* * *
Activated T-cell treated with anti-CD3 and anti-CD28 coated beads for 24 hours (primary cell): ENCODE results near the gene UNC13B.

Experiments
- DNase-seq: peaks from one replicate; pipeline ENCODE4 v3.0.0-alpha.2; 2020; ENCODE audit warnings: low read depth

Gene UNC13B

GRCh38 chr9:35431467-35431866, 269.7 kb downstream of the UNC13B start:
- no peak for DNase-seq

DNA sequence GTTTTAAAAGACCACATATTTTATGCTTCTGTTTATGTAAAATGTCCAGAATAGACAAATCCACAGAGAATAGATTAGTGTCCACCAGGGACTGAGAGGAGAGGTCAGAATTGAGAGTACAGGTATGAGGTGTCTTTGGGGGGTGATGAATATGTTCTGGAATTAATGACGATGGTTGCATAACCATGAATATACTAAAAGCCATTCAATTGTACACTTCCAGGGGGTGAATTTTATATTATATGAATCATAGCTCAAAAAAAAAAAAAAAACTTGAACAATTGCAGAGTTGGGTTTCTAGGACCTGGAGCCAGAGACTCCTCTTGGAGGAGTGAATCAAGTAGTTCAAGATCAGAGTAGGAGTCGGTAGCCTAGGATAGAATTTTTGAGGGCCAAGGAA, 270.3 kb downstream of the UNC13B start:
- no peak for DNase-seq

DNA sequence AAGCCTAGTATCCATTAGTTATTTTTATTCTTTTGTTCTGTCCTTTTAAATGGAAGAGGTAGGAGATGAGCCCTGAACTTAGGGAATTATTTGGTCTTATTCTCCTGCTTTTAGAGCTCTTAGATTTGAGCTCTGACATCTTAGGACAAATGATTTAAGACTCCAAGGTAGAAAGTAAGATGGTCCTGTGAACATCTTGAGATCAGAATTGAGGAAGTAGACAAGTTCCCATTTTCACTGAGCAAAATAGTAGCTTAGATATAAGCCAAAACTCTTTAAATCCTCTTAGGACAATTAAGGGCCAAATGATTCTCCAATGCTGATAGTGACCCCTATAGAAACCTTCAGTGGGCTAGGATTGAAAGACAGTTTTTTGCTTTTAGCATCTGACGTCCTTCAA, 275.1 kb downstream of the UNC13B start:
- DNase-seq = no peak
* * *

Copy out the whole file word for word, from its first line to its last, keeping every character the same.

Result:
Activated T-cell treated with anti-CD3 and anti-CD28 coated beads for 24 hours (primary cell): ENCODE results near the gene UNC13B.

Experiments
- DNase-seq: peaks from one replicate; pipeline ENCODE4 v3.0.0-alpha.2; 2020; ENCODE audit warnings: low read depth

Gene UNC13B

GRCh38 chr9:35431467-35431866, 269.7 kb downstream of the UNC13B start:
- no peak for DNase-seq

DNA sequence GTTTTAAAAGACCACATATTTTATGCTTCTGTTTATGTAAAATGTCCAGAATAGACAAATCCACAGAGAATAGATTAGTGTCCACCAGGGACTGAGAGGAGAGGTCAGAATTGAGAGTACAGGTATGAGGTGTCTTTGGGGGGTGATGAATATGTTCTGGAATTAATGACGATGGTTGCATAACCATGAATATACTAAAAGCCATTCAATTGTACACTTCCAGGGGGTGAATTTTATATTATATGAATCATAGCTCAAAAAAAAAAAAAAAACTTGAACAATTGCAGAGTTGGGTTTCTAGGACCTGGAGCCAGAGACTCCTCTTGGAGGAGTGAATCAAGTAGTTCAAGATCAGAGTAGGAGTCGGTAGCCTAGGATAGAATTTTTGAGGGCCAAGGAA, 270.3 kb downstream of the UNC13B start:
- no peak for DNase-seq

DNA sequence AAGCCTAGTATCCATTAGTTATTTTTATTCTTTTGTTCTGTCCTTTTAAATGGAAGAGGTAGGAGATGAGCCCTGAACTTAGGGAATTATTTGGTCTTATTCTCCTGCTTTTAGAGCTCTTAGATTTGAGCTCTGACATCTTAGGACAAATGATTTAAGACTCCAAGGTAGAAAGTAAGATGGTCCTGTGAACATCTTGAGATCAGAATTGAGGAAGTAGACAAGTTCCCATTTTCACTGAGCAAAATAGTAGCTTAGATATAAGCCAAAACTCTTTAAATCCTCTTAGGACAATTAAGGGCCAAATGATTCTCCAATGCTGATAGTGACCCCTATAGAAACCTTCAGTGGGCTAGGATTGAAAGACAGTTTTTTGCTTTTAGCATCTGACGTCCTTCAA, 275.1 kb downstream of the UNC13B start:
- DNase-seq = no peak